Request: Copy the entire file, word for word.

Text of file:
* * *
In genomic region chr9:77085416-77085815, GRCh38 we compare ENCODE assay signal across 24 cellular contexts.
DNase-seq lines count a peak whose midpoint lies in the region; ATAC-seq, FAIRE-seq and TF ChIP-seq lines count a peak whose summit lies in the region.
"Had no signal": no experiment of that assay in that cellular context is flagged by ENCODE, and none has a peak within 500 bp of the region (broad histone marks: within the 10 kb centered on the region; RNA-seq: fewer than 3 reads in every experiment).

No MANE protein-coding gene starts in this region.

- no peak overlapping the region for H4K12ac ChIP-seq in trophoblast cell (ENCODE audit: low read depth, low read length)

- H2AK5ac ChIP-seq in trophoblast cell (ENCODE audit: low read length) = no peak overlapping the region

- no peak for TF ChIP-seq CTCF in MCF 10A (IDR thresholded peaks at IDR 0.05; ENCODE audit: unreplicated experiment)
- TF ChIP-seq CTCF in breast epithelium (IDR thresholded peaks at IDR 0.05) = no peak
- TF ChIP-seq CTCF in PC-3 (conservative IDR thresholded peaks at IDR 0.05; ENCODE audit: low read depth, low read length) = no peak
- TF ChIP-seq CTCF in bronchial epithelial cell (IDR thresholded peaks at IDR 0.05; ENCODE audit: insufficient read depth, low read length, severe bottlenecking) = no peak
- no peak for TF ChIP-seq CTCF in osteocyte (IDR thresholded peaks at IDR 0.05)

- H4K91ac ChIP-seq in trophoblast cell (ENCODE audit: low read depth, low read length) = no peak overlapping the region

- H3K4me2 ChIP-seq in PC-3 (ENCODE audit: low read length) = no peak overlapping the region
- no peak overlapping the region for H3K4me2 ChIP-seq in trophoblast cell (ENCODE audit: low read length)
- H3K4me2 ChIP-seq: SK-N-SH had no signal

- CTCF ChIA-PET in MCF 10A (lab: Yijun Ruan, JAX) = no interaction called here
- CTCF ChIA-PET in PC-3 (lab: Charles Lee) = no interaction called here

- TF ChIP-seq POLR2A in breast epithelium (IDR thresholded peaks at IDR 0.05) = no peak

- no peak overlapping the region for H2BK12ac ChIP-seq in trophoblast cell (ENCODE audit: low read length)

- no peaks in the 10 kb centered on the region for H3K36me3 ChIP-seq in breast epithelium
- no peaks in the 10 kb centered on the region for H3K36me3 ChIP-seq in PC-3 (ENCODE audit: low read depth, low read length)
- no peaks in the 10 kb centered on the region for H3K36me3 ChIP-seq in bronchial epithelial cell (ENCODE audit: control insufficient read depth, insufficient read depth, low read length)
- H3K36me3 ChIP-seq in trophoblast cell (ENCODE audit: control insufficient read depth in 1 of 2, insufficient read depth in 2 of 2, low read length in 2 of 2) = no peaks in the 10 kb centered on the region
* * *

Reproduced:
In genomic region chr9:77085416-77085815, GRCh38 we compare ENCODE assay signal across 24 cellular contexts.
DNase-seq lines count a peak whose midpoint lies in the region; ATAC-seq, FAIRE-seq and TF ChIP-seq lines count a peak whose summit lies in the region.
"Had no signal": no experiment of that assay in that cellular context is flagged by ENCODE, and none has a peak within 500 bp of the region (broad histone marks: within the 10 kb centered on the region; RNA-seq: fewer than 3 reads in every experiment).

No MANE protein-coding gene starts in this region.

- no peak overlapping the region for H4K12ac ChIP-seq in trophoblast cell (ENCODE audit: low read depth, low read length)

- H2AK5ac ChIP-seq in trophoblast cell (ENCODE audit: low read length) = no peak overlapping the region

- no peak for TF ChIP-seq CTCF in MCF 10A (IDR thresholded peaks at IDR 0.05; ENCODE audit: unreplicated experiment)
- TF ChIP-seq CTCF in breast epithelium (IDR thresholded peaks at IDR 0.05) = no peak
- TF ChIP-seq CTCF in PC-3 (conservative IDR thresholded peaks at IDR 0.05; ENCODE audit: low read depth, low read length) = no peak
- TF ChIP-seq CTCF in bronchial epithelial cell (IDR thresholded peaks at IDR 0.05; ENCODE audit: insufficient read depth, low read length, severe bottlenecking) = no peak
- no peak for TF ChIP-seq CTCF in osteocyte (IDR thresholded peaks at IDR 0.05)

- H4K91ac ChIP-seq in trophoblast cell (ENCODE audit: low read depth, low read length) = no peak overlapping the region

- H3K4me2 ChIP-seq in PC-3 (ENCODE audit: low read length) = no peak overlapping the region
- no peak overlapping the region for H3K4me2 ChIP-seq in trophoblast cell (ENCODE audit: low read length)
- H3K4me2 ChIP-seq: SK-N-SH had no signal

- CTCF ChIA-PET in MCF 10A (lab: Yijun Ruan, JAX) = no interaction called here
- CTCF ChIA-PET in PC-3 (lab: Charles Lee) = no interaction called here

- TF ChIP-seq POLR2A in breast epithelium (IDR thresholded peaks at IDR 0.05) = no peak

- no peak overlapping the region for H2BK12ac ChIP-seq in trophoblast cell (ENCODE audit: low read length)

- no peaks in the 10 kb centered on the region for H3K36me3 ChIP-seq in breast epithelium
- no peaks in the 10 kb centered on the region for H3K36me3 ChIP-seq in PC-3 (ENCODE audit: low read depth, low read length)
- no peaks in the 10 kb centered on the region for H3K36me3 ChIP-seq in bronchial epithelial cell (ENCODE audit: control insufficient read depth, insufficient read depth, low read length)
- H3K36me3 ChIP-seq in trophoblast cell (ENCODE audit: control insufficient read depth in 1 of 2, insufficient read depth in 2 of 2, low read length in 2 of 2) = no peaks in the 10 kb centered on the region